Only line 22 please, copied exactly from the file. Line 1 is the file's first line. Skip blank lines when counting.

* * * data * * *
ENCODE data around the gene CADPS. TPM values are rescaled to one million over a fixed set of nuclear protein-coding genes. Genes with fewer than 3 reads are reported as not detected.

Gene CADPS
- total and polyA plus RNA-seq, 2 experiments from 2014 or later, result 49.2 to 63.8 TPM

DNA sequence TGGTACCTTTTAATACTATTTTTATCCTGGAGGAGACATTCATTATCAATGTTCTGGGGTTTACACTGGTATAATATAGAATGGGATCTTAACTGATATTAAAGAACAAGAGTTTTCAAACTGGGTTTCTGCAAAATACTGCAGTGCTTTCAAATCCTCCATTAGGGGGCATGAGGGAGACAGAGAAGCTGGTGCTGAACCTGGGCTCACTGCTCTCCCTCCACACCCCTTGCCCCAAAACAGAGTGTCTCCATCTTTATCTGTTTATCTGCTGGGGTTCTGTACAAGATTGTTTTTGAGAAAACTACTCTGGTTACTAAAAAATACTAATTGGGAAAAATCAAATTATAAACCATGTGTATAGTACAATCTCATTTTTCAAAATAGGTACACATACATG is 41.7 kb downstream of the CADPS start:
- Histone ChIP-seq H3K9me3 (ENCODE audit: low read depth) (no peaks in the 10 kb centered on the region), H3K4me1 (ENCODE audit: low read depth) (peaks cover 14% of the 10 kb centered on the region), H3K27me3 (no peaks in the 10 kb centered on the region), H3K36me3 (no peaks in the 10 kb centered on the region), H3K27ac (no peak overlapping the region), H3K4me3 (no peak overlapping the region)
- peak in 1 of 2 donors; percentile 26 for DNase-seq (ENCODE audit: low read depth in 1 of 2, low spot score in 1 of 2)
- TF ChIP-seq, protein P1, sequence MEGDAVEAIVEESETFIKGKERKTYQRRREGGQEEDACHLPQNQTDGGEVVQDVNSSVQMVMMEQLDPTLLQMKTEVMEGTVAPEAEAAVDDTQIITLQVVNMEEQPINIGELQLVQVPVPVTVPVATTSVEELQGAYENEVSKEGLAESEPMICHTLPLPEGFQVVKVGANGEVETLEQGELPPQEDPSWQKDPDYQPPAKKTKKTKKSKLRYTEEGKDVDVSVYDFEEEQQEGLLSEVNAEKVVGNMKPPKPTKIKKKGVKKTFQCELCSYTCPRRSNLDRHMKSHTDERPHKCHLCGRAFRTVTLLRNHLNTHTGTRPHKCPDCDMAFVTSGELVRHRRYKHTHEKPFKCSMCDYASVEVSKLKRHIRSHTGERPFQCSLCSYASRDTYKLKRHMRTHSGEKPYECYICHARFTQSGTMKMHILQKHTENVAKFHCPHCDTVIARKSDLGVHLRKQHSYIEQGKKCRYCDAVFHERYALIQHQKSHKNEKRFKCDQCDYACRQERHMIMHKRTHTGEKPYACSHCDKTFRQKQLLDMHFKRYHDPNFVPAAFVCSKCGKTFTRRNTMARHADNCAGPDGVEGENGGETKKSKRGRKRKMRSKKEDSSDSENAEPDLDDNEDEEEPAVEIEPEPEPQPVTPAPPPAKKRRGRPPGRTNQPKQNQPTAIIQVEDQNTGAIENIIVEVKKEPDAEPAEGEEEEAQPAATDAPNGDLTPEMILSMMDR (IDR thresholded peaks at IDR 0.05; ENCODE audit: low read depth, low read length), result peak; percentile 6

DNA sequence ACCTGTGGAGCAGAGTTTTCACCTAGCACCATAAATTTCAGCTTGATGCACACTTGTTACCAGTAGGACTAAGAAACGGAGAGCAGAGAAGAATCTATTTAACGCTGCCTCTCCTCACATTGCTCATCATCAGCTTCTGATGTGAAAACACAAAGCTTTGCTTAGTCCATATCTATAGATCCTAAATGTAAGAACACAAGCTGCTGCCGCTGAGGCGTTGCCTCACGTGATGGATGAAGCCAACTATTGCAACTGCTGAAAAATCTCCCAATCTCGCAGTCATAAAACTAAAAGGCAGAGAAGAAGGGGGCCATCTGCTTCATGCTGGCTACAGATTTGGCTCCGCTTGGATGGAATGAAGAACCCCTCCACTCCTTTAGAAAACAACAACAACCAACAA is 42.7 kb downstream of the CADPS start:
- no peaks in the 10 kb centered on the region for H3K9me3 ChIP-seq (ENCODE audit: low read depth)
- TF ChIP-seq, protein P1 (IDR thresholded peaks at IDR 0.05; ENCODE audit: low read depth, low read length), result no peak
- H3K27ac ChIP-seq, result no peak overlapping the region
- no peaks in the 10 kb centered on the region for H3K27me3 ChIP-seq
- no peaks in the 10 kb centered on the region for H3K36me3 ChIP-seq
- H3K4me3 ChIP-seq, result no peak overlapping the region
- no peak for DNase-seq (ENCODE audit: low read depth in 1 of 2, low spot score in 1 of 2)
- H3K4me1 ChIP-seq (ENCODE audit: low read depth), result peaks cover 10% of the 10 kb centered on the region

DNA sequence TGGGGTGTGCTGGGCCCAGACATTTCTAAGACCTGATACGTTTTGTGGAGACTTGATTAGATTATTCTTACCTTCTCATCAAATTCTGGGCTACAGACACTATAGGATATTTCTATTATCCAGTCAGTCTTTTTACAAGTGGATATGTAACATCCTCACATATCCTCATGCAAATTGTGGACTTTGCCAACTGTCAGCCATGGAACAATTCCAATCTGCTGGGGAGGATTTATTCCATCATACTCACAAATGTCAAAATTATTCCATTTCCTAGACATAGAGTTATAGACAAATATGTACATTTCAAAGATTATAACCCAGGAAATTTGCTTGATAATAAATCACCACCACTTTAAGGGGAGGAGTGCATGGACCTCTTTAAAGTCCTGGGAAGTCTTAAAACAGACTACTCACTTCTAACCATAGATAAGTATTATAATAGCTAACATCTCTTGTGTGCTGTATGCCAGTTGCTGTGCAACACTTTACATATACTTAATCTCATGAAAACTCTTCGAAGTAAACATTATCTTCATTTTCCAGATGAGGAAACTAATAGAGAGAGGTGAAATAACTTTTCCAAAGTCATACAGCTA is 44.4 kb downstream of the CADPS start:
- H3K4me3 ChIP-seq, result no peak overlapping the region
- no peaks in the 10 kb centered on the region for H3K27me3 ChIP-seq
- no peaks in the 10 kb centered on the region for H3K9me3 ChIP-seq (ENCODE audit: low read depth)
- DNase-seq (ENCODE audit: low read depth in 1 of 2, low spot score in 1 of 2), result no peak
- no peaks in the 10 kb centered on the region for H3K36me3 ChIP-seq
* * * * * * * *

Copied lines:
- no peaks in the 10 kb centered on the region for H3K36me3 ChIP-seq